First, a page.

Almonds: A Heart-Healthy Nut

Almonds have a long history; first referenced in the Bible, they were also used to make bread for Egyptian pharaohs. Now, the pharaohs weren’t exactly known for their healthy lifestyles, but almonds were one of their better dietary choices. In fact, regularly incorporating almonds into your diet (unsalted are best) can lower your risk for heart disease and improve cholesterol levels, making almonds a great snack for older adults.

Almonds-a-Heart-Healthy-Nut

Almond Nutrition Facts and Health Benefits

1. Almonds are heart smart.

One ounce of raw almonds (about 23 kernels) contains 14 grams of fat, of which 8.7 are monounsaturated, the same kind of heart-healthy fat that’s found in avocados and olive oil. Eaten in moderation, monounsaturated fats can have a positive impact on your health. Monounsaturated fat is a key feature of the Mediterranean Diet, a healthy eating plan that’s linked to increased longevity and reduced chronic pain.

The recently released Canadian Cardiovascular Society Guidelines recommend regular nut consumption as a way of improving cholesterol levels and reducing the risk of heart attack and stroke. Monounsaturated fat also helps lowers inflammation and bad low-density lipoprotein (LDL) cholesterol while simultaneously increasing healthy high-density lipoprotein (HDL) cholesterol, lowering heart disease risk.

2. Almonds are a source of dietary calcium.

Getting your calcium from dietary sources like almonds (as opposed to calcium supplements) has several advantages. Your body absorbs calcium better when it gets it in smaller doses throughout the day, rather than all at once. It’s also recommended that people over age 50 take in as much as 1,000 milligrams of calcium every day — 1 ounce of raw almonds provides 75 milligrams of calcium, or just under 10% of the recommended daily intake.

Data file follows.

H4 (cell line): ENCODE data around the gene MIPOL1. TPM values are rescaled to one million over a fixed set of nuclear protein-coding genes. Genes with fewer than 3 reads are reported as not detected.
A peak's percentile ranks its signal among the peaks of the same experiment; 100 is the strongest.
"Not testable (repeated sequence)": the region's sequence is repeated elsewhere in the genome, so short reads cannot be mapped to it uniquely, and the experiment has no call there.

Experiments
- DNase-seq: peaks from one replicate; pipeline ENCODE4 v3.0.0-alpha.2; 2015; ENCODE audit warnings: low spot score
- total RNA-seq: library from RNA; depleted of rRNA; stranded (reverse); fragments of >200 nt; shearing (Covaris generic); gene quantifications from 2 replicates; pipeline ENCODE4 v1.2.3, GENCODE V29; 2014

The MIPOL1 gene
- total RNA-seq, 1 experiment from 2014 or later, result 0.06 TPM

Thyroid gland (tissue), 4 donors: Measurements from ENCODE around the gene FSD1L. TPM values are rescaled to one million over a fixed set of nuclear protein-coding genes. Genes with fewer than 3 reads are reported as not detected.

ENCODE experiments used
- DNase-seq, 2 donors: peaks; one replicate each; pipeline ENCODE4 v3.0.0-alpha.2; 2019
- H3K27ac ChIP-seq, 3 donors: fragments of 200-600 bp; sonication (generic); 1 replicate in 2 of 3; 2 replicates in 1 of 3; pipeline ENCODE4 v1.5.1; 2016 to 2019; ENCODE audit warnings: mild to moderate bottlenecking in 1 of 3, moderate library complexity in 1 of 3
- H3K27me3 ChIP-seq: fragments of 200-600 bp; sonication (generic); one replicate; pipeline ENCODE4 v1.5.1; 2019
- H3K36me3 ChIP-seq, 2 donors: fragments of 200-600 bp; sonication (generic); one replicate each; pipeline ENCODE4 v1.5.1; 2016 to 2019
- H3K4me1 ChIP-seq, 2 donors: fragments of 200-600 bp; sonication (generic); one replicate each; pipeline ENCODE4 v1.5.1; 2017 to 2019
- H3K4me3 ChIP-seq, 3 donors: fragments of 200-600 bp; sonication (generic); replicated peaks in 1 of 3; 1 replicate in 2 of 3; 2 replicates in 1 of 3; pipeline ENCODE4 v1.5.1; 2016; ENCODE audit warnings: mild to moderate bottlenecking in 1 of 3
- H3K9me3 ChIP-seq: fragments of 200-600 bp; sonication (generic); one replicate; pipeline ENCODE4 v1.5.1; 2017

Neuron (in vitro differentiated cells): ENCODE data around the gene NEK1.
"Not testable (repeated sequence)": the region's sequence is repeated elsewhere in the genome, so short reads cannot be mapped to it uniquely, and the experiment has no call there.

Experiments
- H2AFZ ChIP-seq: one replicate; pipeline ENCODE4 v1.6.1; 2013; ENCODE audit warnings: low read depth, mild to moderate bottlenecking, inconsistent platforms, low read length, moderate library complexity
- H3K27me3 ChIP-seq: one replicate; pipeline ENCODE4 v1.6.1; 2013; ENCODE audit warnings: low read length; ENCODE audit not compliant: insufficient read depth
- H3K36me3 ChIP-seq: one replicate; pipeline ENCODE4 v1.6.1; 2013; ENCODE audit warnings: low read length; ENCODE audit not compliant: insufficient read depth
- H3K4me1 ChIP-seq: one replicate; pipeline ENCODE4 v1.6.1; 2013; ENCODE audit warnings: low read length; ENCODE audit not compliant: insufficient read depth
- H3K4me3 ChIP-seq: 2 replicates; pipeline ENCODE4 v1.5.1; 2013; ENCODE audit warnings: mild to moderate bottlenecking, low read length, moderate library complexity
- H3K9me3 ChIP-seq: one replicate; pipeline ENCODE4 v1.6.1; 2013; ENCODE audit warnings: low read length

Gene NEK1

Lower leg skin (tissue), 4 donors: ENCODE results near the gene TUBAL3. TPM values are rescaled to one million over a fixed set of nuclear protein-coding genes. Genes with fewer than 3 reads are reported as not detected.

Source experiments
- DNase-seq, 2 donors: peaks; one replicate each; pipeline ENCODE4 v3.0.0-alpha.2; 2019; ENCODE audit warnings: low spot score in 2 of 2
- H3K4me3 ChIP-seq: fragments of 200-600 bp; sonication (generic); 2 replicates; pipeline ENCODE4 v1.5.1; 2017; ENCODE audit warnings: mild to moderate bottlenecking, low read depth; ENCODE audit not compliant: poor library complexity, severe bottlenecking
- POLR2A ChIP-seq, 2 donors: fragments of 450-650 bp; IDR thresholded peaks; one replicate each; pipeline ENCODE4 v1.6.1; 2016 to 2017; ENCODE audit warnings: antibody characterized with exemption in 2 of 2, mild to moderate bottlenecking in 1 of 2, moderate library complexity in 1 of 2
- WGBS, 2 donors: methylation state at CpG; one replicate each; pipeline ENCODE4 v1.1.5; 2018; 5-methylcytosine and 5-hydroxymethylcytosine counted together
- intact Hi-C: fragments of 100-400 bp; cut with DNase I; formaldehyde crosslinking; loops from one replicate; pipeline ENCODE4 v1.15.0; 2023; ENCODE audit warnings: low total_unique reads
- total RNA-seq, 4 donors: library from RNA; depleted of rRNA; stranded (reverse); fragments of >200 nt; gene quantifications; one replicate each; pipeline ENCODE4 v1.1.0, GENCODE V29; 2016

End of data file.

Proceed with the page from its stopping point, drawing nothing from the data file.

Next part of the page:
3. Almonds are high in vitamin E.

One ounce of raw almonds provides 7 milligrams of this all-important vitamin, or 37% of the recommended daily intake. Vitamin E, along with vitamin C and beta-carotene, are the main antioxidants the body gets from food.

Antioxidants are chemicals that scavenge free radicals — chemicals either produced by the body as a result of normal energy production and functioning or from toxins and radiation in the environment. These free radicals create oxidative stress, which can damage DNA and cause inflammation — two mechanisms that lead to aging and chronic diseases, such as cancer. Free radicals are unstable molecules and antioxidants like vitamin E and vitamin C stabilize free radicals by breaking them down so they don’t harm our cells.

4. Almonds help reduce your risk of diabetes.

One study has shown that people who regularly eat nuts, such as almonds, are less likely to develop diabetes. For those who already have diabetes, nuts may help regulate blood sugar levels due to their fiber, protein and healthy fat content. Almonds also have a glycemic index of 0.

5. Almonds are high in fiber and protein.

One ounce of raw almonds contain 3.4 grams of fiber and 6 grams of protein (a healthy balanced diet for older adults includes 25-38 grams of fiber a day). Studies show that people who regularly consume nuts do not see an increase in weight gain despite the high calories found in nuts, like almonds, pistachios and walnuts. One theory is that because almonds are high in fiber, protein and healthy fat, they keep you feeling full and satisfied.